EGU21-15352, updated on 04 Mar 2021
EGU General Assembly 2021
© Author(s) 2021. This work is distributed under
the Creative Commons Attribution 4.0 License.

Investigation of The Observed Time-lag Between the Simulated Peak Pore Pressures and Slope Failures in Rainfall Induced Landslides: A Numerical Approach

Krishnendu Paul1, Pathikrit Bhattacharya2, and Santanu Misra1
Krishnendu Paul et al.
  • 1Indian Institute of Technology Kanpur, Earth Sciences, India (
  • 2National Institute of Science Education and Research, School of Earth and Planetary Sciences, India (

Rainfall-induced landslides pose a substantial risk to people and infrastructure worldwide, but their mechanical behavior is not well understood. As a result, hazard predictions for these landslides, especially for rainfall and slope-failure correlations, remain an active area of research. Many operational rainfall-induced landslide hazard maps still assume a classical Coulomb type failure criterion where slope-failure must occur either before or at peak subsurface pore pressure reached during a precipitation event. Using satellite-derived surface precipitation data and soil infiltration simulations over a 15 day period preceding 121 rainfall-induced landslides across India, we find that these events occurred systematically 2-12 days after the simulated peak pore pressures on the inferred failure slope nucleating between 0.5 and 5 m depth. These observations cannot be explained with the Coulomb failure criterion, since failure on these slopes is significantly delayed behind the occurrence of the inferred strength minimum. Instead, in this study, we investigate whether a slope failure model with time- and slip-variable shear strength, governed by the rate-state friction (RSF) equations widely used in earthquake mechanics, can explain the observed ranges of time-delays between slope failure and inferred peak pore pressure.

To concentrate on the role of the constitutive behavior of the failure surface, we examine spring-slider dynamics under a classical RSF framework driven by variable on-slope and far-field pore pressure and flux time histories. We derive analytical expressions for the time-to-failure of such a spring-slider under simple pore pressure perturbation histories and find that the delay-times can vary significantly depending on the laboratory derivable RSF parameters, soil bulk properties, and particulars of the pressure history. We further examine the roles of dilatancy strengthening and pore compaction in determining the time-lag between peak pore pressure and slope failure. We find that dilatancy can have either a stabilizing or a destabilizing effect on slope failure depending on the hydrological and mechanical properties of the failure plane and the soil column. Finally, we show with numerical simulations that periodic pore pressure or flux oscillations can also drive asynchronous repeated slope failures in both the presence and absence of the coupling of pore pressure and shear deformation. Our results show that the observed rainfall-landslide correlations for these 121 landslides can be explained with inherently time- and slip-dependent shear strength prescriptions like the RSF equations. This, in turn, implies that realistic landslide hazard monitoring might require the examination of soil shear strength under the experimental protocols widely used in rock friction experiments to determine whether the constant friction assumption inherent in the Coulomb criterion needs to be revised in favor of RSF or similar constitutive equations for shallow landslides.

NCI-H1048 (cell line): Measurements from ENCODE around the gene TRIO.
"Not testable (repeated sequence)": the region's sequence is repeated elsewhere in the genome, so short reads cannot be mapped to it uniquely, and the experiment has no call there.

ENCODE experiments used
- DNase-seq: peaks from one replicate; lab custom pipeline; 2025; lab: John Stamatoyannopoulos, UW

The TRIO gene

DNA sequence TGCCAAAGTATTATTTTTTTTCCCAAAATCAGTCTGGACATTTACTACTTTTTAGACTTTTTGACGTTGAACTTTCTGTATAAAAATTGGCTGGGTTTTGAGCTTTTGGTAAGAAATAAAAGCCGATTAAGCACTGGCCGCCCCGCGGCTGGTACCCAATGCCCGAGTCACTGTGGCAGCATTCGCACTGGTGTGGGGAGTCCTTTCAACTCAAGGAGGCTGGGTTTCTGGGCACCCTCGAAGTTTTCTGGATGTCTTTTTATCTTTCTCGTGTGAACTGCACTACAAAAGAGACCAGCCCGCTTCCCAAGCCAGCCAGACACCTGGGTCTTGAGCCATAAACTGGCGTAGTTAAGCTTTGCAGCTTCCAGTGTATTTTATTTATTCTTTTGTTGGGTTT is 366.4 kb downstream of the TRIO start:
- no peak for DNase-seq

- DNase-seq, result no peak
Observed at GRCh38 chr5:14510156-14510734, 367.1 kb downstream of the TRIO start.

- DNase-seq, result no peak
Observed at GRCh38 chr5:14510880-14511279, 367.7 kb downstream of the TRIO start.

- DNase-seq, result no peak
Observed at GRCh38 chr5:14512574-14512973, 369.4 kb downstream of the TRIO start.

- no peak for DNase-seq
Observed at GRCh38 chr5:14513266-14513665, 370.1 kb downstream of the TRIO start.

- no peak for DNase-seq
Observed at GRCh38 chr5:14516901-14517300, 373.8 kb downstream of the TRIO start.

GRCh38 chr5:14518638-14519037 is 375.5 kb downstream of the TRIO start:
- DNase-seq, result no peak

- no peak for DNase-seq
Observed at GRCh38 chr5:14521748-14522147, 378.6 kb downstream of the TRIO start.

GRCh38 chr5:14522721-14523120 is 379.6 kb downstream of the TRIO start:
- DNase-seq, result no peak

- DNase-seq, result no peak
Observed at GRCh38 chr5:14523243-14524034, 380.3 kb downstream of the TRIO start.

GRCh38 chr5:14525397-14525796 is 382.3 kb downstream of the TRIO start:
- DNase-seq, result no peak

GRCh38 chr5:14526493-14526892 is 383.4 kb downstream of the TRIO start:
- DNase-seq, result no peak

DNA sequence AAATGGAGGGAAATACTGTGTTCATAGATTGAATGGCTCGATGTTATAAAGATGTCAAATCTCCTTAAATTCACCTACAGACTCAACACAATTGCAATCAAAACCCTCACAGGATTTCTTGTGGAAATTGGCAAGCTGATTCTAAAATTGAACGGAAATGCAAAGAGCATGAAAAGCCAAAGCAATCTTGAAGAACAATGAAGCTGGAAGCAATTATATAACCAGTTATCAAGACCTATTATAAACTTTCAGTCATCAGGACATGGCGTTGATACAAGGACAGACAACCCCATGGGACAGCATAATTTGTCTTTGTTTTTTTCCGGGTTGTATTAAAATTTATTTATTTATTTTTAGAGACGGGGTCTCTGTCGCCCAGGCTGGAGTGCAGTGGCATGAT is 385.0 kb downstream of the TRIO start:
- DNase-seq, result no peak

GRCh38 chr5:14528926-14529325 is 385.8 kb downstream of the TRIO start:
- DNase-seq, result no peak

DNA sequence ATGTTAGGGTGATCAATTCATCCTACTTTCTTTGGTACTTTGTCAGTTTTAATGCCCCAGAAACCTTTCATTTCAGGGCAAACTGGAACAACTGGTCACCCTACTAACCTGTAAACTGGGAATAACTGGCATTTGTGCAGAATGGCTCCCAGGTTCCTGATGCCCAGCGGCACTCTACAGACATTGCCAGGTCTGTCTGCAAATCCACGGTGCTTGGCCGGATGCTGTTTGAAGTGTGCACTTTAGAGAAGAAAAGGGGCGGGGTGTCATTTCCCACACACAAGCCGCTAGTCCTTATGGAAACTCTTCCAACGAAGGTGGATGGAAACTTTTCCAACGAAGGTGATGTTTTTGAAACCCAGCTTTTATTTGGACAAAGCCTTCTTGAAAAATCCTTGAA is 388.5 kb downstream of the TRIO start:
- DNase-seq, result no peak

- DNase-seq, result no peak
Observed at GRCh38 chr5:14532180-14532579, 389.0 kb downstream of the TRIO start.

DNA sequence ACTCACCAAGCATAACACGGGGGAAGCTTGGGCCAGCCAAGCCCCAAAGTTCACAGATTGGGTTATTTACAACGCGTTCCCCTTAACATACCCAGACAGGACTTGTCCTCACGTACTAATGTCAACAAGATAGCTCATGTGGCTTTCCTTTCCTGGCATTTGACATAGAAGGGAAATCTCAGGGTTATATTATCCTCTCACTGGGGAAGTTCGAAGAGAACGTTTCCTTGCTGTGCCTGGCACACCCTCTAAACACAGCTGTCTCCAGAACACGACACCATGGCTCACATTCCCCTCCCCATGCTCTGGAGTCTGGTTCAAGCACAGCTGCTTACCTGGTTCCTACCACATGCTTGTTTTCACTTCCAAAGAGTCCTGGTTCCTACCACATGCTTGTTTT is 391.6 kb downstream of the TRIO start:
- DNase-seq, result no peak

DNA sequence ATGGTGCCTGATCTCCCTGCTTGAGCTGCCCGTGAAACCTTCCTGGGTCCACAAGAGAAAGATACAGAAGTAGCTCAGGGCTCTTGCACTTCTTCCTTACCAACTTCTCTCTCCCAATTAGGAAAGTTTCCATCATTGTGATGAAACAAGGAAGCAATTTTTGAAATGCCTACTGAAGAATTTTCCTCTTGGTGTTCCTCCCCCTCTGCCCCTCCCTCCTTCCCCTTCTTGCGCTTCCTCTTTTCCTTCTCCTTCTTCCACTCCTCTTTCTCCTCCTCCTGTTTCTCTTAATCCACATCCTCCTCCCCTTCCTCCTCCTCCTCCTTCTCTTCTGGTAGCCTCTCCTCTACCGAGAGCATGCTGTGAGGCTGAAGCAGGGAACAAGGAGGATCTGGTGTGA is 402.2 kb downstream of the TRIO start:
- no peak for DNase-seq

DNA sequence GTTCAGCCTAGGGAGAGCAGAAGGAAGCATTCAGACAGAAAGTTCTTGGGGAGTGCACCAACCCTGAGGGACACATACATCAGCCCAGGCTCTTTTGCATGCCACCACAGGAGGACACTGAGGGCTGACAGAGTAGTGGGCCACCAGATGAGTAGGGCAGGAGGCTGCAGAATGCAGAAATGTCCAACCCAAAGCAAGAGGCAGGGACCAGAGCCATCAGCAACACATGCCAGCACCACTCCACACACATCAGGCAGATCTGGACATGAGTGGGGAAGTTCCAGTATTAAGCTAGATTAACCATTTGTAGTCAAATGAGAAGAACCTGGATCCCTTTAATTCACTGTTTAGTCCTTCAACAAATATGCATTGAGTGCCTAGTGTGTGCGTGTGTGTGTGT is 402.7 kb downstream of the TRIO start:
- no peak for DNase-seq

How to cite: Paul, K., Bhattacharya, P., and Misra, S.: Investigation of The Observed Time-lag Between the Simulated Peak Pore Pressures and Slope Failures in Rainfall Induced Landslides: A Numerical Approach, EGU General Assembly 2021, online, 19–30 Apr 2021, EGU21-15352,, 2021.

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